Trump considers splitting families up as ILLEGAL IMMIGRATION rises again--(way up)

Jul 2015
So there was a break in the action for awhile and Trump's don't come talk scared them away. Apparently, the pace is picking up again. In order to dissuade them, they're looking at splitting up families thinking that will stop them from coming. If under the circumstances, they're still pouring over the border again, I assume things are bad again 'down there' and getting worse. We all know the 'humane' argument for not doing this but think about the practical part. You have 2 DETENTION setups with another whole infrastructure requiring at least the minimal requirements for taking care of minor children--even babies. This is a serious LOSE LOSE proposition. Can you imagine how much much more money would be spent? And considering how many parents are sending unaccompanied minors across the border NOW, why the hell would it stem the flow any more so?

I guess we could always SHOOT em as they came across, right?

Trump Administration Considers Separating Families to Combat Illegal Immigration

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José Fuentes fled El Salvador with his 1-year-old son Mateo. After they were detained at the border, Mr. Fuentes was transferred to a facility in San Diego while Mateo has been held in Texas. CreditOlivia Acevedo

The Trump administration is considering a plan to separate parents from their children when families are caught entering the country illegally, according to officials who have been briefed on the plans. The forceful move is meant to discourage border crossings, but immigrant groups have denounced it as draconian and inhumane.

Under current policy, families are kept intact while awaiting a decision on whether they will be deported; they are either held in special family detention centers or released with a court date. The policy under discussion would send parents to adult detention facilities, while their children would be placed in shelters designed for juveniles or with a “sponsor,” who could be a relative in the United States, though the administration may also tighten rules on sponsors.

The policy is favored by the White House, and has been approved by Immigration and Customs Enforcement, according to three officials at the Department of Homeland Security and one at the White House who have all been briefed on the proposal but declined to be named because they were not authorized to discuss it publicly. The officials said that the new Homeland Security secretary, Kirstjen Nielsen, who has final approval power, has yet to sign off on the proposal.

The debate comes as the administration faces an influx of people crossing the southern United States border illegally. As soon as President Trump took office, the number of people caught crossing the border dropped sharply, a sign that far fewer people were even trying. Only 11,677 apprehensions were recorded in April, the lowest number in a least 17 years, according to Customs and Border Protection.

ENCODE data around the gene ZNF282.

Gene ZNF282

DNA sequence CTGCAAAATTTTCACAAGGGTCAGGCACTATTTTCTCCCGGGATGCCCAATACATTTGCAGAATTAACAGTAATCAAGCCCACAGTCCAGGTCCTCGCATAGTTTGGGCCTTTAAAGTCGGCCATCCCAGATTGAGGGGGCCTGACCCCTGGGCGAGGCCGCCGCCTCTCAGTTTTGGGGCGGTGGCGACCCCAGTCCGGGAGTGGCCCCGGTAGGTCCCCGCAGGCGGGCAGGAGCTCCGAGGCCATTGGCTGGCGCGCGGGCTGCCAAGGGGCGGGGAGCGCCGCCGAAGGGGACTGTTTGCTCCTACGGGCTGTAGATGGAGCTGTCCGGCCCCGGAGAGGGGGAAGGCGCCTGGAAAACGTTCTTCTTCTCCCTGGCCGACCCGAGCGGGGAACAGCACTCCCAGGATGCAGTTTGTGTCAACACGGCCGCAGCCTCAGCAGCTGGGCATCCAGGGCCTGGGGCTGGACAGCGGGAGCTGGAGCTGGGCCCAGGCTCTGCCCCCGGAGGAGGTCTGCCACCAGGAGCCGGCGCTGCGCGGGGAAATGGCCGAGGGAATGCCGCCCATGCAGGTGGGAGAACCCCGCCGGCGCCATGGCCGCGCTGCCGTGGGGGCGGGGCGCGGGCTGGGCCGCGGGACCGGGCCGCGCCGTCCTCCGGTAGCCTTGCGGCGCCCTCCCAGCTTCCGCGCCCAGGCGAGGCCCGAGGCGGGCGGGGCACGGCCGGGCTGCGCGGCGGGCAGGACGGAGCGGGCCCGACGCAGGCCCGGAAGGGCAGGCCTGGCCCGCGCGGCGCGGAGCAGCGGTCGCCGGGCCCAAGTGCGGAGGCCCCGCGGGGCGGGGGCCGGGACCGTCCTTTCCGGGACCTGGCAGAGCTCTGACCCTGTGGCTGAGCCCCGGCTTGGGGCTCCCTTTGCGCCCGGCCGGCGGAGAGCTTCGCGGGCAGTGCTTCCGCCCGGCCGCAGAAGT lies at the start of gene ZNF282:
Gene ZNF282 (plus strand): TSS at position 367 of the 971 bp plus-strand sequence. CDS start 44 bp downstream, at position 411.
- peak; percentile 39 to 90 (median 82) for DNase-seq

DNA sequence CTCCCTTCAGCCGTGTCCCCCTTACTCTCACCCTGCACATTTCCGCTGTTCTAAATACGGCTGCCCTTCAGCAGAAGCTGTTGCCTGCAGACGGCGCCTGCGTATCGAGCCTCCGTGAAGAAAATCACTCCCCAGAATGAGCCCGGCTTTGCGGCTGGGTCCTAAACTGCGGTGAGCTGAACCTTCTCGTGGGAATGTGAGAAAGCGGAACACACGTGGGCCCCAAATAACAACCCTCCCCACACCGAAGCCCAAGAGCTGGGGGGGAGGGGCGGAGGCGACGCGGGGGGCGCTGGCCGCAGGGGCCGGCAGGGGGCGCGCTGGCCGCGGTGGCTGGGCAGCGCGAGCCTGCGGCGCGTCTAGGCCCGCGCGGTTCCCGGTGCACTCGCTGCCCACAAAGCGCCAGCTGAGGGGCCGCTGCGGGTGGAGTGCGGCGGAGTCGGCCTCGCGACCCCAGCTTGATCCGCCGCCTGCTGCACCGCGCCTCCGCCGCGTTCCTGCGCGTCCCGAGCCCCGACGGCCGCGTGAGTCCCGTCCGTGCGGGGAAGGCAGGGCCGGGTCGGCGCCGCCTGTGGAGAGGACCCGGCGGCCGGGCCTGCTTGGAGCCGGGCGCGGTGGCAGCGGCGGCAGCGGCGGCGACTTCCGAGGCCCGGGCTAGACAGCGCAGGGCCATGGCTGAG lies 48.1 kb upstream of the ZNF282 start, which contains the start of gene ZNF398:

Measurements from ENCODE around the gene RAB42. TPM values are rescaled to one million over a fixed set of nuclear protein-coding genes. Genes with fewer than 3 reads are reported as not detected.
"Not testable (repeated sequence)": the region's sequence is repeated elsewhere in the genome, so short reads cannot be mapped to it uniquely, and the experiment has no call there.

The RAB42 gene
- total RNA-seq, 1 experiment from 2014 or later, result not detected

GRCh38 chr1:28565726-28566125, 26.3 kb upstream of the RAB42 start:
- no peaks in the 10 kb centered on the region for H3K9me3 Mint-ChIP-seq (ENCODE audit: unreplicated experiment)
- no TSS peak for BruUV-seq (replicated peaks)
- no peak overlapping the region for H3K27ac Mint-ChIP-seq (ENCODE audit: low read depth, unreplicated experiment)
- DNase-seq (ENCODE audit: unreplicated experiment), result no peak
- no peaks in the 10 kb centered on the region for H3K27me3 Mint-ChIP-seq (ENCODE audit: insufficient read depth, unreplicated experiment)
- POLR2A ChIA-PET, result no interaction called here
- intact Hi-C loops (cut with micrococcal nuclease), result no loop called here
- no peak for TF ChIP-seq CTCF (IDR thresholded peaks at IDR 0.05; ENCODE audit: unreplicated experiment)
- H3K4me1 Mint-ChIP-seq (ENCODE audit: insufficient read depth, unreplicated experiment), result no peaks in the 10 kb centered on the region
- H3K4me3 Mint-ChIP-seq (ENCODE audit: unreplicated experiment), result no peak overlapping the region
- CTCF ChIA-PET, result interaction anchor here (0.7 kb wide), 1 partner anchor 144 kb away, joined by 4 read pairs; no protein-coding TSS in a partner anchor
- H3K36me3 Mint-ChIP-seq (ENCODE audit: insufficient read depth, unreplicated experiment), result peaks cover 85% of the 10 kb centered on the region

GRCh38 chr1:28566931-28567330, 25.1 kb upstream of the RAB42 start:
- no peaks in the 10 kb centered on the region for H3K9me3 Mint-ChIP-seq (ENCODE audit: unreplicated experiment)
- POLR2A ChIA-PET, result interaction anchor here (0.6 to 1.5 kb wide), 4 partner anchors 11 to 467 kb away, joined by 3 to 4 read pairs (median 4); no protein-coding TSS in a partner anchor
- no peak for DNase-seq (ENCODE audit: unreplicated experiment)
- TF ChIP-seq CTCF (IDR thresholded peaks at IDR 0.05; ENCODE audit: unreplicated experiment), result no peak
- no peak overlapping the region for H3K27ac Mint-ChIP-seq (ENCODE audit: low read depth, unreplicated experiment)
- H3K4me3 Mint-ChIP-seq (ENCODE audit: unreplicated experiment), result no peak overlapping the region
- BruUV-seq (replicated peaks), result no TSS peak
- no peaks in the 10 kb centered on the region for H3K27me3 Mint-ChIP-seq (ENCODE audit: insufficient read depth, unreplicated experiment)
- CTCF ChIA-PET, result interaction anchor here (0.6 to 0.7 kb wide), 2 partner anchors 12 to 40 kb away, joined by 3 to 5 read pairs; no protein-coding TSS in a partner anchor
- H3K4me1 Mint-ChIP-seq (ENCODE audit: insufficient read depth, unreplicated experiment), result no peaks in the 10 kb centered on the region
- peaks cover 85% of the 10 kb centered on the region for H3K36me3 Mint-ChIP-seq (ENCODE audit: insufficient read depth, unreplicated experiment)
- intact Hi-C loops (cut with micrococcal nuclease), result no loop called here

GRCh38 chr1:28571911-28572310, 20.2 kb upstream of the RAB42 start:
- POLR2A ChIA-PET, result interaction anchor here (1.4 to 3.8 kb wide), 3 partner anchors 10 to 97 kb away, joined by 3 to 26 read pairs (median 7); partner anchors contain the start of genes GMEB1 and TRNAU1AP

Administration officials heralded the drop as a “Trump effect,” with his tough talk on illegal immigration and a surge in immigration arrestsdiscouraging Mexicans and Central Americans from making the journey.

But the number of people caught has been on the rise, reaching 29,086 in November, the most since January, a trend that has worried some administration officials and is weighing on the decision to separate parents from children. That month, 7,000 “family units” were apprehended, as well as 4,000 “unaccompanied minors,” or children traveling without an adult relative.

This fall, the White House convened a group of officials from two of its own offices — the National Security Council and the Domestic Policy Council — as well as from Homeland Security, the Department of Justice and the State Department, to look into ways to curtail border crossings, particularly those of children. The family separation policy, which was reported on Thursdayby The Washington Post, is among the solutions being considered.

The vexing question of how to stem the flow of migrants into the country has frustrated the White House, under both Democratic and Republican control, for years. Former President Barack Obama tried to do it by fast-tracking some deportations and by starting a media campaign in Central America to warn people about the dangers of the journey to the United States. But both of those measures were largely unsuccessful, and crossings reached unprecedented levels during the Obama presidency.
Previous administrations have stopped short of resorting to policies like family separation, because of concerns that it could force people into the hands of dangerous smugglers who sell themselves as a way to evade the Border Patrol, or force people with legitimate claims for asylum to remain in life-threatening situations in their home countries...

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